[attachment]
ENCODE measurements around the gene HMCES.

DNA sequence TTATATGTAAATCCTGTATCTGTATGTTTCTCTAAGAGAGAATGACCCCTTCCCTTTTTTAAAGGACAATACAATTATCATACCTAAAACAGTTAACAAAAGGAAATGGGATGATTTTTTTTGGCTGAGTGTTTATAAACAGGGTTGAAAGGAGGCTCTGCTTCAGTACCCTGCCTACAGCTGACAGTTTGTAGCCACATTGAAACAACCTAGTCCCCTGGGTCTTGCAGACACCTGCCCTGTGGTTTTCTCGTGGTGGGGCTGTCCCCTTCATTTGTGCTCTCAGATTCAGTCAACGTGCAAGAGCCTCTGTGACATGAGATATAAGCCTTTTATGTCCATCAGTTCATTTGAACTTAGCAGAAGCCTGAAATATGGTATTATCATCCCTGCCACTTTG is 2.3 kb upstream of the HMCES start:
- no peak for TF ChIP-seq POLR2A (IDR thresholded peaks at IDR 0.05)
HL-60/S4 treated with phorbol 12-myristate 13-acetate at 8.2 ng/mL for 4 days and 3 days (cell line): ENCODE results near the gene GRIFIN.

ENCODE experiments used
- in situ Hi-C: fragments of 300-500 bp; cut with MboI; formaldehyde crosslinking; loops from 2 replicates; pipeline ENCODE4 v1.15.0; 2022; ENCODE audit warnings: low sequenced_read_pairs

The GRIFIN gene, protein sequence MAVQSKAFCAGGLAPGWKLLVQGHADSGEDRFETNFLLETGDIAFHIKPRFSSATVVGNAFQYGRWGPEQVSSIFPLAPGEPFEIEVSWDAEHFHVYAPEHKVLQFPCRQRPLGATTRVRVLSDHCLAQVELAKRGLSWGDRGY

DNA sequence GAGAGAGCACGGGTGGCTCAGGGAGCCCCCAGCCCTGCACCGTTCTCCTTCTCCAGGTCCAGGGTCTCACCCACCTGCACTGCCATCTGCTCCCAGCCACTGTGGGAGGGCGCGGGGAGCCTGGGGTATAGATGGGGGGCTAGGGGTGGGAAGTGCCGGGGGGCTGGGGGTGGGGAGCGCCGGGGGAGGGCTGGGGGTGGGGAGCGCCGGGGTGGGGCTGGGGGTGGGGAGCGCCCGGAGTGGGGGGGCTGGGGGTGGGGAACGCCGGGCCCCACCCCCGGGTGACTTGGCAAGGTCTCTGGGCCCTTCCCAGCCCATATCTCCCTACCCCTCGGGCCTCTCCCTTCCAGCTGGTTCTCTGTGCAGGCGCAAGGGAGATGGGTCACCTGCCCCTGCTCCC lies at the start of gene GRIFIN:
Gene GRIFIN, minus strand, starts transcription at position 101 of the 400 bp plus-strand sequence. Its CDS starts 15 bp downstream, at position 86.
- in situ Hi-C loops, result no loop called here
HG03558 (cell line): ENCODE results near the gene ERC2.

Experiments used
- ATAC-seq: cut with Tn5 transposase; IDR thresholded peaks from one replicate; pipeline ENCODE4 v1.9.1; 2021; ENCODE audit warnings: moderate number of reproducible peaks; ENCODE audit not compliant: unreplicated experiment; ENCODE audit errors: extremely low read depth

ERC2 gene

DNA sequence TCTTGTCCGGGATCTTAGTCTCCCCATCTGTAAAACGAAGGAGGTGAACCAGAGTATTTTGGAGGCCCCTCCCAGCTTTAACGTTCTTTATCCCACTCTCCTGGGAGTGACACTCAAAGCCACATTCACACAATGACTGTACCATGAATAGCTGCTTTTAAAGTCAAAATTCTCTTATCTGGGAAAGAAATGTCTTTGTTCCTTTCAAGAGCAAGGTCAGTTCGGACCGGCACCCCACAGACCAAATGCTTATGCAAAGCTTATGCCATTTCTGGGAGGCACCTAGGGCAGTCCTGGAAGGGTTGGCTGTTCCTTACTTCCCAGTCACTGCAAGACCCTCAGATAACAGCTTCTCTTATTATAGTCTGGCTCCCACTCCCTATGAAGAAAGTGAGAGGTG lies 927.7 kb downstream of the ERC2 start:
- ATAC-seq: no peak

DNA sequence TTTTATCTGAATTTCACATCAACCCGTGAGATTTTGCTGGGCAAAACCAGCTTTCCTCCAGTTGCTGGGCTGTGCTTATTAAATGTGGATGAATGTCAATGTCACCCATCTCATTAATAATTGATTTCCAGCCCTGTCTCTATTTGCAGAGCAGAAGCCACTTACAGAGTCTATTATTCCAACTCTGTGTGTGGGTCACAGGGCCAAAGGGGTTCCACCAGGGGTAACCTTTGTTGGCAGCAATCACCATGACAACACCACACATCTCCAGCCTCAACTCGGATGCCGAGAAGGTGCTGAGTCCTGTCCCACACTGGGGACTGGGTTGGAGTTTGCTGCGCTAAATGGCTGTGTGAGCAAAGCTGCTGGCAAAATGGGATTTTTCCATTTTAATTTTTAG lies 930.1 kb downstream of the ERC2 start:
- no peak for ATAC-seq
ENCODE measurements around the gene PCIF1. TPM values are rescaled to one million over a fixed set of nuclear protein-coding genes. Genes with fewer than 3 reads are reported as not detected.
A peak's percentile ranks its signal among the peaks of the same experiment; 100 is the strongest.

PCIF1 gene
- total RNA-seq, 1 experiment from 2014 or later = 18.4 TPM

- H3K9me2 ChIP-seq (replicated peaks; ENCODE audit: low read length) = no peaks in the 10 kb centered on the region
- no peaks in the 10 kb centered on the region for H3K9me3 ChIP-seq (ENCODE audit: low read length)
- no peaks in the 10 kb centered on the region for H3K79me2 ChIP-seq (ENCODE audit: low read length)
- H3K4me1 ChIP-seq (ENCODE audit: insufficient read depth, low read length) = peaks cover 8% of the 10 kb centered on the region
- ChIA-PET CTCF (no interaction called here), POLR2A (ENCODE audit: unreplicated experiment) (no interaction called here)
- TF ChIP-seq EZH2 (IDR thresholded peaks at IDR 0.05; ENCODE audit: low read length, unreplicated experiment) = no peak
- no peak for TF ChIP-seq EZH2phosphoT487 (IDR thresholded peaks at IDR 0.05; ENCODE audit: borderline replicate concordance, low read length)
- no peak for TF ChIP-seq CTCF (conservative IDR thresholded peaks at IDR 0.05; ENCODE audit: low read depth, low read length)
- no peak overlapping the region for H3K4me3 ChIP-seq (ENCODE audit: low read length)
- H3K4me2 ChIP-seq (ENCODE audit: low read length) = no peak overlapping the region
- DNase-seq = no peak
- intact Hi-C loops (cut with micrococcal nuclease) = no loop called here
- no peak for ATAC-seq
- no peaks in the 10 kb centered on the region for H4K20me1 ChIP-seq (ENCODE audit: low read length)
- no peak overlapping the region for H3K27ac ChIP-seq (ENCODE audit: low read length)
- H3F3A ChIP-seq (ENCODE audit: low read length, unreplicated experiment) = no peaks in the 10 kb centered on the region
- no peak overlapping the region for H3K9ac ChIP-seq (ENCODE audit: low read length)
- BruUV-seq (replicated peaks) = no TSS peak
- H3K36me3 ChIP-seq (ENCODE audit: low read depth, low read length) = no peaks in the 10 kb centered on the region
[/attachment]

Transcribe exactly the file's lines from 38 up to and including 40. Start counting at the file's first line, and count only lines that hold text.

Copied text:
- H3F3A ChIP-seq (ENCODE audit: low read length, unreplicated experiment) = no peaks in the 10 kb centered on the region
- no peak overlapping the region for H3K9ac ChIP-seq (ENCODE audit: low read length)
- BruUV-seq (replicated peaks) = no TSS peak